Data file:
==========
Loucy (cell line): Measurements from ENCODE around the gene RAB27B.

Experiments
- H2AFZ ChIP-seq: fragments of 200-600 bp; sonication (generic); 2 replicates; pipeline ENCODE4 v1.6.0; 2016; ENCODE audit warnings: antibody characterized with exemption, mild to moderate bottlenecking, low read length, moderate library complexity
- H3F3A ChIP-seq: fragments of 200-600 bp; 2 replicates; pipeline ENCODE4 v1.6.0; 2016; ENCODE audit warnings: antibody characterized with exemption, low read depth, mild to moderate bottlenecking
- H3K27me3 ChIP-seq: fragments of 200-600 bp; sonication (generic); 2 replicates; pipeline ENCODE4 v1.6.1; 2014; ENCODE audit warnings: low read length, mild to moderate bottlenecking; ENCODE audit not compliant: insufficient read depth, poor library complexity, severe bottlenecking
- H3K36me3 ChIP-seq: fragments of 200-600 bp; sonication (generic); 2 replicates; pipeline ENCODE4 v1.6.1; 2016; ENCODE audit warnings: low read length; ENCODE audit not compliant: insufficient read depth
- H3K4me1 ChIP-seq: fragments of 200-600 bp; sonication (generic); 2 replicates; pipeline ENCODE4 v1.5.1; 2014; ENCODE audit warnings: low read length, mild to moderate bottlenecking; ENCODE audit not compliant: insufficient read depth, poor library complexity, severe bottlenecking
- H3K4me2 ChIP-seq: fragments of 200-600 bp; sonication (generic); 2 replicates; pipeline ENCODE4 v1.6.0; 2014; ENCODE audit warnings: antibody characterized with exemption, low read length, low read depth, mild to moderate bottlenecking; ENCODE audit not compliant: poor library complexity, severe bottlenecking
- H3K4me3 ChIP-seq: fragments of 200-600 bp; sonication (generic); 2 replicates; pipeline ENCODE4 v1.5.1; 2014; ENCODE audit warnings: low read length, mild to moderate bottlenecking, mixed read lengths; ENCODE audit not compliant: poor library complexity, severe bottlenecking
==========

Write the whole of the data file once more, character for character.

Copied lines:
Loucy (cell line): Measurements from ENCODE around the gene RAB27B.

Experiments
- H2AFZ ChIP-seq: fragments of 200-600 bp; sonication (generic); 2 replicates; pipeline ENCODE4 v1.6.0; 2016; ENCODE audit warnings: antibody characterized with exemption, mild to moderate bottlenecking, low read length, moderate library complexity
- H3F3A ChIP-seq: fragments of 200-600 bp; 2 replicates; pipeline ENCODE4 v1.6.0; 2016; ENCODE audit warnings: antibody characterized with exemption, low read depth, mild to moderate bottlenecking
- H3K27me3 ChIP-seq: fragments of 200-600 bp; sonication (generic); 2 replicates; pipeline ENCODE4 v1.6.1; 2014; ENCODE audit warnings: low read length, mild to moderate bottlenecking; ENCODE audit not compliant: insufficient read depth, poor library complexity, severe bottlenecking
- H3K36me3 ChIP-seq: fragments of 200-600 bp; sonication (generic); 2 replicates; pipeline ENCODE4 v1.6.1; 2016; ENCODE audit warnings: low read length; ENCODE audit not compliant: insufficient read depth
- H3K4me1 ChIP-seq: fragments of 200-600 bp; sonication (generic); 2 replicates; pipeline ENCODE4 v1.5.1; 2014; ENCODE audit warnings: low read length, mild to moderate bottlenecking; ENCODE audit not compliant: insufficient read depth, poor library complexity, severe bottlenecking
- H3K4me2 ChIP-seq: fragments of 200-600 bp; sonication (generic); 2 replicates; pipeline ENCODE4 v1.6.0; 2014; ENCODE audit warnings: antibody characterized with exemption, low read length, low read depth, mild to moderate bottlenecking; ENCODE audit not compliant: poor library complexity, severe bottlenecking
- H3K4me3 ChIP-seq: fragments of 200-600 bp; sonication (generic); 2 replicates; pipeline ENCODE4 v1.5.1; 2014; ENCODE audit warnings: low read length, mild to moderate bottlenecking, mixed read lengths; ENCODE audit not compliant: poor library complexity, severe bottlenecking